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|Title:||A study of water quality, zooplankton and macrophytes in wetlands of the Canadian Great Lakes basin: Implications for the restoration of Cootes Paradise Marsh|
|Authors:||Lougheed, Vanessa L.|
|Abstract:||<p>The overall objective of this study was to provide information on the ecology of coastal wetlands of the Great Lakes. Very little is known regarding the ecology of these highly productive and unique ecosystems. In particular, the aim was to assess the restoration of Cootes Paradise Marsh (via carp exclusion) by looking at zooplankton and how they are affected by water quality and habitat structure. Sixty additional marshes in the Great Lakes basin were visited to assess the quality of Cootes Paradise relative to these wetlands and to provide wetland managers throughout the basin with a large database with which to compare the restoration and degradation of other threatened marsh habitats. This study describes how aquatic macrophytes and lower trophic levels are affected by water and sediment quality and how wetland quality is influenced by 2 major anthropogenic stressors: land-use and carp. Ultimately, an index (WZI) was developed using the zooplankton community as indicators to aid in the assessment of wetland quality. Because the database we used to develop the index included wetlands from all four Canadian Great Lakes, including a diverse range of wetland quality, wetland types and geomorphological settings, it should be widely applicable across the Great Lakes basin. Detailed comparisons of water quality, macrophyte and zooplankton communities showed that there were significant improvements in wetland quality observed in shallow and protected areas of Cootes Paradise Marsh following carp exclusion; however, open and exposed sites remained unchanged and the quality of this coastal marsh was low to moderate relative to high quality marshes existing elsewhere in the Great Lakes basin. Carp exclusion alone was not responsible for these observed changes, and therefore, further remedial actions will be required to increase the functional capacity of this degraded coastal wetland.</p>|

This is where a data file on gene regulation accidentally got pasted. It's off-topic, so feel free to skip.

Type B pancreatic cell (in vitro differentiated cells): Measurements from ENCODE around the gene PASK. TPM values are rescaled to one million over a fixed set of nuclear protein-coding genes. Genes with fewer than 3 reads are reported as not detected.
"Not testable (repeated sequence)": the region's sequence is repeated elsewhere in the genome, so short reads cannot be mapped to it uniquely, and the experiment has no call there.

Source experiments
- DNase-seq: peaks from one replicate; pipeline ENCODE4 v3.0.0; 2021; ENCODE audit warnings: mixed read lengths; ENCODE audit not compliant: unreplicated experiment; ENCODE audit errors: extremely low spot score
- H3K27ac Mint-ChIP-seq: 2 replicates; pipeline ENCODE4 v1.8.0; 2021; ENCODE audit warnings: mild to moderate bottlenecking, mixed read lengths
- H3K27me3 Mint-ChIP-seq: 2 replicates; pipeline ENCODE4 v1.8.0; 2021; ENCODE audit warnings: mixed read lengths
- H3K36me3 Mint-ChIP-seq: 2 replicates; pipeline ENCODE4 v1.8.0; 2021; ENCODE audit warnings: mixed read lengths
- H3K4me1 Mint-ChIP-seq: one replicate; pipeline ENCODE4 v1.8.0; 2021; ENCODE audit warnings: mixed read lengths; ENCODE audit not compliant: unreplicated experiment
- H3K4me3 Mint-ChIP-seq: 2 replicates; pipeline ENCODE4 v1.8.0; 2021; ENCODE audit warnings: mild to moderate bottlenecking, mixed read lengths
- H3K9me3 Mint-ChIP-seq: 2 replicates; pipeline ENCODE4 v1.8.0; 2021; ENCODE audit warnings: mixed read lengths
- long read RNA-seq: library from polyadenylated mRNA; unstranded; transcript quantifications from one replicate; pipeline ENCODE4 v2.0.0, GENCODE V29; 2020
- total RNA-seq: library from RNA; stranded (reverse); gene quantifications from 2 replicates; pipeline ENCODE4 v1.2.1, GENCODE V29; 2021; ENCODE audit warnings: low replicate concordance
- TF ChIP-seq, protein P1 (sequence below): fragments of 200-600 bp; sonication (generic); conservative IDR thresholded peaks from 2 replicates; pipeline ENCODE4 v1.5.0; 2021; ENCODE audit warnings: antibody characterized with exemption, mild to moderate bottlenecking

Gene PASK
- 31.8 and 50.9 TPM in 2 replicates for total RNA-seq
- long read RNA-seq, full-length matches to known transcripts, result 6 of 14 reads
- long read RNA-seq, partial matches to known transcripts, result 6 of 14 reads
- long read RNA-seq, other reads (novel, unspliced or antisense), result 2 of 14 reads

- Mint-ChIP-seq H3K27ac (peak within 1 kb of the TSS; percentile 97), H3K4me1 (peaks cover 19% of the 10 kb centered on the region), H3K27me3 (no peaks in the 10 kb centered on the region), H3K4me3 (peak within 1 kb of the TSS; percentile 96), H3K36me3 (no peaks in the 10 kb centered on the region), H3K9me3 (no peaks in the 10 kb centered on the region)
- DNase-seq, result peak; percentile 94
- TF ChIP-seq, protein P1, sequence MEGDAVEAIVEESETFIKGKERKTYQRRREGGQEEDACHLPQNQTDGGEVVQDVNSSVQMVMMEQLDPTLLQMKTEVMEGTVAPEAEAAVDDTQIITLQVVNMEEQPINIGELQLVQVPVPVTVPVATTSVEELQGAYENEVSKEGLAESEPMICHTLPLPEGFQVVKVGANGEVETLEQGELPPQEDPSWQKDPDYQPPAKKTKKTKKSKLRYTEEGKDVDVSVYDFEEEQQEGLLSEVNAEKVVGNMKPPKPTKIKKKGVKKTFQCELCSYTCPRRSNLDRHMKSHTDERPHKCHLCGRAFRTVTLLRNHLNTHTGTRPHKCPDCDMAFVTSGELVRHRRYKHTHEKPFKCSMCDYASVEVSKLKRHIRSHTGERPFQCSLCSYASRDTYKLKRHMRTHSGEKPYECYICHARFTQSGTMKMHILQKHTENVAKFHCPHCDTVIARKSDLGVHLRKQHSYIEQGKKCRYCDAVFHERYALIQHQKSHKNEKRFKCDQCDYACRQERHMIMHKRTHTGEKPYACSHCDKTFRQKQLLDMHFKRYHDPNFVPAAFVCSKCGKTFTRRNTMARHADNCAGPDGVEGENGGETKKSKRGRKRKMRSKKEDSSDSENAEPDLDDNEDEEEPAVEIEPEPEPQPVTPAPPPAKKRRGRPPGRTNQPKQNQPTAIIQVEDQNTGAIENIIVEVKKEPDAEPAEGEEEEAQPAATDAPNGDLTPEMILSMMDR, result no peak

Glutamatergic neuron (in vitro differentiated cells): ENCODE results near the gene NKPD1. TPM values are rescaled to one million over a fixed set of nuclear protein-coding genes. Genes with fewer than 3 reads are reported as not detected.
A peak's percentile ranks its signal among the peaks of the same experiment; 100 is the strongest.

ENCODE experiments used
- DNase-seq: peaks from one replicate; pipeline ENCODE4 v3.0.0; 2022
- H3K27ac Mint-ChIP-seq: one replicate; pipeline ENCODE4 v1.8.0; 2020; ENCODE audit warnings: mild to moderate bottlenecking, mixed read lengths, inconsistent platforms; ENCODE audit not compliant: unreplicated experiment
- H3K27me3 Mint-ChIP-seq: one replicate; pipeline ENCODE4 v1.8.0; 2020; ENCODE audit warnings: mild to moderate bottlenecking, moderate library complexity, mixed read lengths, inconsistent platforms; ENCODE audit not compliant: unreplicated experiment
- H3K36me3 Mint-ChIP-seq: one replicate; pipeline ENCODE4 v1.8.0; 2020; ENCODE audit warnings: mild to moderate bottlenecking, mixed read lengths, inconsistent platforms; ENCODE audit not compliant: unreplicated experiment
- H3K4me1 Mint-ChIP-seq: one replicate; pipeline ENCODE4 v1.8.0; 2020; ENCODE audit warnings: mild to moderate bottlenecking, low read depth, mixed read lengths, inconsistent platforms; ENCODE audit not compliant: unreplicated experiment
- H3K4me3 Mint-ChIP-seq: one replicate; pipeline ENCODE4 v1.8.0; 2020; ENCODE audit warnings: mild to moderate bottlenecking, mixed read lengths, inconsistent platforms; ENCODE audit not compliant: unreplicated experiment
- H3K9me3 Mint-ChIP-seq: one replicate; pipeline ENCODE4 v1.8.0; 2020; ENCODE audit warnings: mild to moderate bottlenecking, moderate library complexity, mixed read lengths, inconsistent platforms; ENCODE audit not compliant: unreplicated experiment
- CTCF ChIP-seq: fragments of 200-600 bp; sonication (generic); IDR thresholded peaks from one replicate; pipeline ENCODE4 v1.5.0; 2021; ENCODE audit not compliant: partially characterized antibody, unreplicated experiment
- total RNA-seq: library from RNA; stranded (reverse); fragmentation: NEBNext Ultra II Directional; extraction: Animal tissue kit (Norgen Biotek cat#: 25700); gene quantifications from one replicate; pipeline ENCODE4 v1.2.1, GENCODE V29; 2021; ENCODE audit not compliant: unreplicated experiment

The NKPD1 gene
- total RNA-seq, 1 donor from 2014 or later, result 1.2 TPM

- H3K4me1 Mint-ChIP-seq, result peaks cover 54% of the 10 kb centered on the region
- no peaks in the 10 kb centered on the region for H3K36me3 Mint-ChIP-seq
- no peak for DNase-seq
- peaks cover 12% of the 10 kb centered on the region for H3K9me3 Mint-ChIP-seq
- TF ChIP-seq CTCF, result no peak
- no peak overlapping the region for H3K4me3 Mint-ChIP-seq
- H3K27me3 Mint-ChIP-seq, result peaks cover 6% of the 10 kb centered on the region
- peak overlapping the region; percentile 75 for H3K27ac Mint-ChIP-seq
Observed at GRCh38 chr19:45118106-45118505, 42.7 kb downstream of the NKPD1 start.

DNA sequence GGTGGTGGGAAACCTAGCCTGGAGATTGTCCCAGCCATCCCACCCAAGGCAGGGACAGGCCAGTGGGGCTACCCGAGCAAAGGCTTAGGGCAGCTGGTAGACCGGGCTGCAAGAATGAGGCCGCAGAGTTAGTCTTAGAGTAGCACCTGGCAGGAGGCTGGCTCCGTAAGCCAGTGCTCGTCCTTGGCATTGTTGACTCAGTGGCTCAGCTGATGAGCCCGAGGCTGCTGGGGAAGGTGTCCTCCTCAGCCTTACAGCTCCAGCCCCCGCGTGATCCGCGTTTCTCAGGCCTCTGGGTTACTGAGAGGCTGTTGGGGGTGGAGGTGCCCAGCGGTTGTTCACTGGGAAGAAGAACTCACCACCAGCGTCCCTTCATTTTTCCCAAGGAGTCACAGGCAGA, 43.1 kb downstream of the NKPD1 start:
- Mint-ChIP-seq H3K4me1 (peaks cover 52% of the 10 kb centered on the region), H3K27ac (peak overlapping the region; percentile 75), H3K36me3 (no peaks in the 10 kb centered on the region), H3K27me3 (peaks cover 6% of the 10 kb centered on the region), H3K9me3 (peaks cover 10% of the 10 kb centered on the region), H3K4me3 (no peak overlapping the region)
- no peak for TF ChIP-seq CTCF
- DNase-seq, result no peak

|Appears in Collections:||Open Access Dissertations and Theses|
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